Kubrick's death and the idea that we have now seen this artist's last film is something that has saddened a great many people. The Sunday morning I learned of his death I burned up the e-mail wires sharing the news with friends and family. In my note to Dad, a lifelong Yankees fan, I also commiserated about the death of Joe DiMaggio that had occurred the day before. Dad fired back: "The difference is that one of them was retired." Right. One of them was still producing while the other long ago had become simply a figurehead. But something was going on that was greater than my father's sympathetic recognition that Kubrick, who died at the age of 70, was a mortal member of his own relative age group. People a generation younger than myself were also mourning Kubrick's passing. Several of them commented on how this was the first "celebrity death" that carried deep cultural significance for them.

So what is it about Stanley Kubrick's films that make so many despair of the idea that in the future there will be no further films of his to anticipate? A statement issued by Steven Spielberg may come closest to explaining what it is about these movies that has affected so many people. Kubrick, said Spielberg, "created more than just movies. He gave us complete environmental experiences that got more, not less, intense the more you watched his pictures. He copied no one while all of us were scrambling to imitate him." His final film, Eyes Wide Shut, with its focus on one man's long journey through the night, provides a good example of that complete environmental experience. But Spielberg is also referencing more than Kubrick's variety of settings -- be they a futuristic space module, boot camp or the battlefield, the subterranean Droog world, the White House war room, or the Overlook Hotel -- which offer a wealth of detail and sensory realism. Kubrick created his total environments with a near-omniscient (and legendary) precision. Even as astute a critic as Pauline Kael, who described Kubrick as having an "arctic spirit," could hardly deny the comprehensiveness with which that spirit infused every aspect of his films.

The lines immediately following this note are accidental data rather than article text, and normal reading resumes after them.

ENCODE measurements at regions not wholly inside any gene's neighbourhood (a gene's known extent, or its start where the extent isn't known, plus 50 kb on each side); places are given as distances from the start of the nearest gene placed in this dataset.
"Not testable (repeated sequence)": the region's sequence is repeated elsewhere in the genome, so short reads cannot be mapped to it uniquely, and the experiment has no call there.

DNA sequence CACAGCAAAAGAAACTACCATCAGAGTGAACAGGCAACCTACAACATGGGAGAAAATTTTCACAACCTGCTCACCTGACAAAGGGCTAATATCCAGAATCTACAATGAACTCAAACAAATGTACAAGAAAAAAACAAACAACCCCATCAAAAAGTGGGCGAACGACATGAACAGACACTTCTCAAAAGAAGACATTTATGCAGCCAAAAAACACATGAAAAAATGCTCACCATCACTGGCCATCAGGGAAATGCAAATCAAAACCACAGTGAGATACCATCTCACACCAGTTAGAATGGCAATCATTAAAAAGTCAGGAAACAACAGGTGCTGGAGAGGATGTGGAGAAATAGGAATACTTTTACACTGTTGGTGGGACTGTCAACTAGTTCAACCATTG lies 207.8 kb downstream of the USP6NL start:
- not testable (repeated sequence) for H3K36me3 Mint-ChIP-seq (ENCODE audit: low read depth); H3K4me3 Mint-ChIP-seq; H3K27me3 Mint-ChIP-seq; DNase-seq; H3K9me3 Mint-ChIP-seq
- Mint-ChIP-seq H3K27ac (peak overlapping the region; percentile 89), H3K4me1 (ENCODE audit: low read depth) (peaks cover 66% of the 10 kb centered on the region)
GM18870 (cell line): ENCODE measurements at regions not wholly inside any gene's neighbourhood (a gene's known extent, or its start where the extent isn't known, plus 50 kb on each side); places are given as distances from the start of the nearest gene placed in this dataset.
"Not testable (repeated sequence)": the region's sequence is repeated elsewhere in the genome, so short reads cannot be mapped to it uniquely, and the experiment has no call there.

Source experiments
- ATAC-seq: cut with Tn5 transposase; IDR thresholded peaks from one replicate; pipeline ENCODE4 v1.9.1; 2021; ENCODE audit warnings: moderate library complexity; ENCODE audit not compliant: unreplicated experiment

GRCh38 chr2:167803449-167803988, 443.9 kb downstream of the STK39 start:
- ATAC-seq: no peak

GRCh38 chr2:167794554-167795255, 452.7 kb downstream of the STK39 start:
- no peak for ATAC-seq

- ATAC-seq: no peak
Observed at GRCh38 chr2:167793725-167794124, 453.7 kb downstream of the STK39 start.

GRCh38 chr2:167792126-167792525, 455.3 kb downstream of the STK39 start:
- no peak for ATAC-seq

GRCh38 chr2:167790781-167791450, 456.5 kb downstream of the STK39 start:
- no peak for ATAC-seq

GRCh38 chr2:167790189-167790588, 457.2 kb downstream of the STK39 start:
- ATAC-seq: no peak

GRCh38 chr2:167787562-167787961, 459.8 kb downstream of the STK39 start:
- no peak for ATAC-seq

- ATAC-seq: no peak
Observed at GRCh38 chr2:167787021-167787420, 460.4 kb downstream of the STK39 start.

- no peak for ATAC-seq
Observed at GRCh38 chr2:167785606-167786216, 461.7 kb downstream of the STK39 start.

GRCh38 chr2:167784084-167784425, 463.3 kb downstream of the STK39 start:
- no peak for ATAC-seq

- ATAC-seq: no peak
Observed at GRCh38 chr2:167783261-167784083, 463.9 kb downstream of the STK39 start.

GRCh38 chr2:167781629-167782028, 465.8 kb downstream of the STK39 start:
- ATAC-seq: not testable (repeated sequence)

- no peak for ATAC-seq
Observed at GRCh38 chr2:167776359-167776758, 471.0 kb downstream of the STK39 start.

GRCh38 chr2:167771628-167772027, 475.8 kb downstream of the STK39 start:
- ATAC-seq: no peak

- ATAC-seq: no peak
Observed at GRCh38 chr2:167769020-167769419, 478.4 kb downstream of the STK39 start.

It's the death of Kubrick's total vision and commitment that I suspect we mourn most, his "personal" dedication to the art of making movies. Kubrick was an independent filmmaker way before it became a fashionable term or aspiration. He taught himself to make movies by going out and shooting them and proudly gave himself screen credit for virtually every aspect of the filmmaking except the acting. He made his first feature film, Fear and Desire, in 1953 at the age of 25 and soon went to Hollywood, where he made The Killing and Paths of Glory. This led to his big studio feature, Spartacus. But he found the foundering studio system of the Fifties irksome and the experience the least satisfying of his professional career. Not long after, he moved permanently from Hollywood and devised his own maverick system of making movies on his own terms. It's not a model that can be followed or imitated; the secret of its success lies in its odd and distinct originality. And whether you find Kubrick's films the stuff of cinematic genius or the distanced marionette play of an "arctic spirit," we have lost a true original, one of the few modern filmmakers who can honestly say that he made all his films the way he wanted.

Filmography:

Day of the Fight (1950), Flying Padre (1951), The Seafarers (1952) -- shorts.

Fear and Desire (1953), Killer's Kiss (1955), The Killing (1956), Paths of Glory (1957), Spartacus (1960), Lolita (1962), Dr. Strangelove or: How I Learned to Stop Worrying and Love the Bomb (1964), 2001: A Space Odyssey (1968), A Clockwork Orange (1971), Barry Lyndon (1975), The Shining (1980), Full Metal Jacket (1987), Eyes Wide Shut (1999) -- features.